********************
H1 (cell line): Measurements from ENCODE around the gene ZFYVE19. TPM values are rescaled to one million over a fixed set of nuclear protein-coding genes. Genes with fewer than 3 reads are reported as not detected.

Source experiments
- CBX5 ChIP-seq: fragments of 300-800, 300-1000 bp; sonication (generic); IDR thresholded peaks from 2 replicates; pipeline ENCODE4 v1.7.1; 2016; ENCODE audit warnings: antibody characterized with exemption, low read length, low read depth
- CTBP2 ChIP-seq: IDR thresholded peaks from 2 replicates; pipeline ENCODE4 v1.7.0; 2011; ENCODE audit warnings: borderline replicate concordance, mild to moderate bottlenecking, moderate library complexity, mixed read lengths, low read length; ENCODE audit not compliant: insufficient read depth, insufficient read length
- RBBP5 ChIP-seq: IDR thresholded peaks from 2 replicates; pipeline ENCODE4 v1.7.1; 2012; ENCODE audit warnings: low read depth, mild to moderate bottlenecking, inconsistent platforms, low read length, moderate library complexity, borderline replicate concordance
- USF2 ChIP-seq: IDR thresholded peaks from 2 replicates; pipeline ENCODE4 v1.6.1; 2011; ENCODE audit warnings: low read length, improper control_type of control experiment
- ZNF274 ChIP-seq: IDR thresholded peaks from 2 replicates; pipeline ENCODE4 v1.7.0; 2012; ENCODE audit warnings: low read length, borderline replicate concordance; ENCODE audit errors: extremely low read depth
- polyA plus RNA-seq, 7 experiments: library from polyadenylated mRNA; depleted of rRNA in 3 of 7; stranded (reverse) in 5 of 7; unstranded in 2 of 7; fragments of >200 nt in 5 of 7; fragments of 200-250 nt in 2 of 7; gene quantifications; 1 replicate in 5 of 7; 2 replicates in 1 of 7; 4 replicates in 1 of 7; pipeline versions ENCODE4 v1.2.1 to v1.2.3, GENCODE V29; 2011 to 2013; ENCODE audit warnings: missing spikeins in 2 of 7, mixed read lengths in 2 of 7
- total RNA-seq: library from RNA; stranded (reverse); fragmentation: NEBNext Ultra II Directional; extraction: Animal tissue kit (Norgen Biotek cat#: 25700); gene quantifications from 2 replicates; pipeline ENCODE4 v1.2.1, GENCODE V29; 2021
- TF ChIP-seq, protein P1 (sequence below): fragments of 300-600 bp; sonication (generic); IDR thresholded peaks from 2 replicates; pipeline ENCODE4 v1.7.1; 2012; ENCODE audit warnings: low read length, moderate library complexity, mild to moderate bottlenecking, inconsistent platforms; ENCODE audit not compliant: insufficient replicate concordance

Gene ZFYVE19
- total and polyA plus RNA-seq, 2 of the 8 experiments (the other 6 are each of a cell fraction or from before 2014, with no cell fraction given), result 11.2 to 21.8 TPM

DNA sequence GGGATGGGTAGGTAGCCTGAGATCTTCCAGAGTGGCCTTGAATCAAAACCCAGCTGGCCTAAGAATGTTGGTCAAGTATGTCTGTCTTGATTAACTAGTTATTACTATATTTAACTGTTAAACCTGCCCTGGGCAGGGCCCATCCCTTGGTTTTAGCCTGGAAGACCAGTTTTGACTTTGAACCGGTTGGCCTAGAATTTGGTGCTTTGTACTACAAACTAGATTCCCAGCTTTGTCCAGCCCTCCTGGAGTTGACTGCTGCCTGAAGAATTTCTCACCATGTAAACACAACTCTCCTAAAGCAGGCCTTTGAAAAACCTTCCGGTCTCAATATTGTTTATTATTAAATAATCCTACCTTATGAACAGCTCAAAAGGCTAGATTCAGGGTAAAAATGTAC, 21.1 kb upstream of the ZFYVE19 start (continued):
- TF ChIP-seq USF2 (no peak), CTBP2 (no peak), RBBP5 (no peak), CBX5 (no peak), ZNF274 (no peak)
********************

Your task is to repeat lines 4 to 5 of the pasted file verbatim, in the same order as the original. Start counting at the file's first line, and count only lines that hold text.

- CTBP2 ChIP-seq: IDR thresholded peaks from 2 replicates; pipeline ENCODE4 v1.7.0; 2011; ENCODE audit warnings: borderline replicate concordance, mild to moderate bottlenecking, moderate library complexity, mixed read lengths, low read length; ENCODE audit not compliant: insufficient read depth, insufficient read length
- RBBP5 ChIP-seq: IDR thresholded peaks from 2 replicates; pipeline ENCODE4 v1.7.1; 2012; ENCODE audit warnings: low read depth, mild to moderate bottlenecking, inconsistent platforms, low read length, moderate library complexity, borderline replicate concordance